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Choosing a computer can be as challenging as buying a car, and often the same questions need to be asked: what are you buying it for, what would you like to be able to do with it, where will you use it? These are important questions to keep in mind for other questions like: should I get a laptop or desktop, how powerful does it need to be, and how much RAM and hard drive space do I need? A fair amount is subjective, but ultimately, work within your budget to get a PC that will do the things you need to do, and you will be happy.

The debate when looking to buy a computer should begin thinking about the general form-factor out of which you could make the most: laptop or desktop. It doesn't end there, but thinking about the answer to that question makes computer shopping that much easier - computer stores can be huge, and the variety of computers can be daunting, so this is an easy way to eliminate half of the herd. If you want the computer to be at all portable, whether it's using it in different rooms in your house or bringing it along on business trips, then a laptop is a wiser choice. If you want to spec out a permanent space for the computer to include surround sound speakers and a nice large monitor so you can see a lot on your screen, and don't mind leaving the computer behind when you move throughout your home, then a desktop is the best choice.

Contrary to popular myth, laptop computers can be, in fact, upgradable, however, you need to ask that question first before buying; by contrast, desktop computers are widely upgradable. Common upgrades include memory, more powerful CPUs, and more hard drive space, so if you have an easily upgradeable system in mind, you can save some money by buying a less powerful computer today, knowing you can spend a few hundred dollars to upgrade a few parts of it tomorrow when you need that power more. Peripherals, or externally attached accessories like webcams, printers, scanners, portable storage drives and even music players, are easily installed and swapped around using USB, which stands for Universal Serial Bus and allows for the easy connection of these peripherals to computers. Any new computer, whether Apple or IBM, will come with at least two USB ports, but you may need more depending on how many USB peripherals you have to connect up. Take a quick count and add at least one spare USB port for something new in the future - USB ports can be added with either a USB hub, which connects 4 or more USB ports into one on your computer, or more directly with a card of ports that attaches to the computer's motherboard.

Hard drive space is one area in particular where dropping prices have made it easy to stretch your dollar. 5 years ago, top-notch systems came with 10 gig drives which cost around $250 - today, you can get 25 times that much for the same price, where 300 gig drives have dropped below $200 each. That means you can store music, videos, games, all on the same hard drive. For sizes, 40 to 60 gig hard drives should be enough for general home use, giving you enough room to store most anything you'll play with and needing only a little housecleaning once in a while to keep things tidy; 100 gig and higher capacity drives are better suited to people who are either power users who install tons of software and store dozens of gigs of mp3s on their computer, or those who want to play with graphics design or home studio editing of music and videos which both require a good amount of space. Frankly, at these prices, it usually won't cost much to get a little more space if you actually think you'll use it.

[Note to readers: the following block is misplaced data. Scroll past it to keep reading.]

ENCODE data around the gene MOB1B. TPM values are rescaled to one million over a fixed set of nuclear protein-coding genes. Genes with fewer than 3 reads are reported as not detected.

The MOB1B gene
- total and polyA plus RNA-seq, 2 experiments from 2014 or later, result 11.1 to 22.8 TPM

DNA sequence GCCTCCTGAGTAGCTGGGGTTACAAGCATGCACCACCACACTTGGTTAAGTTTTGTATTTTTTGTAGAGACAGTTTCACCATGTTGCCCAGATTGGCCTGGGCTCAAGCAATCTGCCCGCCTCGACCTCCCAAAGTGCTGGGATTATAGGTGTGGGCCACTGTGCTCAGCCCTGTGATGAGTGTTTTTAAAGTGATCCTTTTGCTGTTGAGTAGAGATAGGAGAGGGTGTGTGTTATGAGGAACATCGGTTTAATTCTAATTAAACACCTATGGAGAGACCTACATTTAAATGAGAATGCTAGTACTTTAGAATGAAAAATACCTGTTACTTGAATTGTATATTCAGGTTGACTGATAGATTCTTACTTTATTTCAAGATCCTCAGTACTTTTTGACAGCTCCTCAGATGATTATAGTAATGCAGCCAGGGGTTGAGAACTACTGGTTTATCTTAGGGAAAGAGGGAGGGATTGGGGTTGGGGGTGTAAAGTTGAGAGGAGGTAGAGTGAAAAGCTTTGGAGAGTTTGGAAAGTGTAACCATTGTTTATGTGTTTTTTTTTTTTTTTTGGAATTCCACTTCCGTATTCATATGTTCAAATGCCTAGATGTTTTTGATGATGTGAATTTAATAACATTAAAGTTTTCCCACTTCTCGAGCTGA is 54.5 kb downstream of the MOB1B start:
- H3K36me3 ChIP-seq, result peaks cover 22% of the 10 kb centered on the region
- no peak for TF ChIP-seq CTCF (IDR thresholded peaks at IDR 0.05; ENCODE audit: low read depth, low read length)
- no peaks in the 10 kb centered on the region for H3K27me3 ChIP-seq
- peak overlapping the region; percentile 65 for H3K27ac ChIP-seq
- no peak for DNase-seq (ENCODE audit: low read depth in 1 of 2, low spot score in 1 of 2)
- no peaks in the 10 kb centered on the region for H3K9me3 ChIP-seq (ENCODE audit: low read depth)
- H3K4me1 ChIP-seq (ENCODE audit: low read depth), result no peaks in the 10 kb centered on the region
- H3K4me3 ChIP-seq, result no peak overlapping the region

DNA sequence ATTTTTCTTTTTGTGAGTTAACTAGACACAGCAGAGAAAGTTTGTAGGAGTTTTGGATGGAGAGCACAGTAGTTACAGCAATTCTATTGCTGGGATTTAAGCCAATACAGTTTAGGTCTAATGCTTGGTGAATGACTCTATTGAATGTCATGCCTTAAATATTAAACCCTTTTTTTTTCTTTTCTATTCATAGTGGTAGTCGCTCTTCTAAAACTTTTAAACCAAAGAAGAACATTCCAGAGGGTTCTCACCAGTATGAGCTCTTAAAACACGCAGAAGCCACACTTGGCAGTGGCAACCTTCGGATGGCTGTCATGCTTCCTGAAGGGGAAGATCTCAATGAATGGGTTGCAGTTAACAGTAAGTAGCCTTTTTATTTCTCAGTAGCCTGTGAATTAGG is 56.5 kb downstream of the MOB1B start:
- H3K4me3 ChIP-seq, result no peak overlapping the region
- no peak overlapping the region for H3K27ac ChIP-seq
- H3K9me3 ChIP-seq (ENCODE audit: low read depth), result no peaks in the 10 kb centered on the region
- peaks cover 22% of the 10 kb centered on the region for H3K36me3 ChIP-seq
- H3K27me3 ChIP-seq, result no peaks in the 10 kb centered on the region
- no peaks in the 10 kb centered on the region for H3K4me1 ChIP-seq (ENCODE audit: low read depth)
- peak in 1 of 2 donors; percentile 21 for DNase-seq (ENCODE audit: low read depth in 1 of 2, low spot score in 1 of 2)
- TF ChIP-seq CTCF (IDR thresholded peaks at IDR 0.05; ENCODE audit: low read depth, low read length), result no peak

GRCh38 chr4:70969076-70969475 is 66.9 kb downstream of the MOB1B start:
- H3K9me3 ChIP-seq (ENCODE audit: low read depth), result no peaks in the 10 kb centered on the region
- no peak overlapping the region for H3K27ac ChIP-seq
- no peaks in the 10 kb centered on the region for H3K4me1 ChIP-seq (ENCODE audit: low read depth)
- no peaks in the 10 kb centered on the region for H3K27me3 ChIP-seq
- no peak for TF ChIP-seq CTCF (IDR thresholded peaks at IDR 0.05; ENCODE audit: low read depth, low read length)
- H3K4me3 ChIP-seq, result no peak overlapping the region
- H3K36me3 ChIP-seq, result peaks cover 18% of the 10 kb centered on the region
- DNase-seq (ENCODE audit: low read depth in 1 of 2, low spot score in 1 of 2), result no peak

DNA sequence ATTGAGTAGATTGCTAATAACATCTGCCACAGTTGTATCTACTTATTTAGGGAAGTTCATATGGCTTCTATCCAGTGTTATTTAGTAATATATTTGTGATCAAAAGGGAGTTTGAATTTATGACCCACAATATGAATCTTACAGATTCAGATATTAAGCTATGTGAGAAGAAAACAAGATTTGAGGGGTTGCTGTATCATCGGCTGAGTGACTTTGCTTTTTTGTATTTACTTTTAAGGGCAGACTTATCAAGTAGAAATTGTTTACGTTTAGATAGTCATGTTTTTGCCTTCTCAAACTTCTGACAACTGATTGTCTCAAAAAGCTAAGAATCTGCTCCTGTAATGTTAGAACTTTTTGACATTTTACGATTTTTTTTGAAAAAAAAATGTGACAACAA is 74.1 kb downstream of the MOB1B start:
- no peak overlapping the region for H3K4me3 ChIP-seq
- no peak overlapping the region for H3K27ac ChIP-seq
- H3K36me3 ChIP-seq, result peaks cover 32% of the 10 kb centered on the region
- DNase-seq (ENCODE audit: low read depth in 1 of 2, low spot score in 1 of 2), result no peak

Memory, known by techies as RAM, has always been considered the easiest way to boost the performance of your PC with the smallest cost; to better explain this, while you are working and switch between programs, your computer uses the memory (fast) to temporarily store all the data instead of hard drive space (slow by comparison). With newer versions of Windows, the amount of RAM you'll need to have to run things comfortably has moved to 128 megs to 256 megs, but if you plan on using the larger applications that go along with it, or if you plan on having many programs open at the same time, like web browsers, text editors, graphics applications, you will need to seriously consider 512 megs to 1 gig of RAM.

Other choices, including speakers, sound cards and video cards are usually tied directly to what work you intend on doing with a PC. If you intend on writing the next great novel, you probably don't need a top-notch video card, and you'll need a full stereo sound card if you want to watch movies or record home music semi-professionally.

As for brand and operating system, proponents of each may believe they have the best system, but there are pros and cons of each. Basically, Windows systems have wider hardware compatibility than Apple systems; this has a few ramifications. Windows systems have to be compatible with millions of potential combinations of hardware (this motherboard, with that video card, and the other sound card, etc) and so as a result require more coding to interwork everything properly, thus may appear bloated; by comparison, Apple computers have a far more limited range of hardware choices, which means that the computer can be more efficient with what it's given and can be used virtually "out of the box". Linux systems are far more advanced, requiring a fair amount of knowledge to set up, however, once that's done, they are considerably more stable and powerful and less susceptible to viruses. Despite that, they are usually not used as desktop PCs and are reserved for servers which feed websites or mail onto the Internet.

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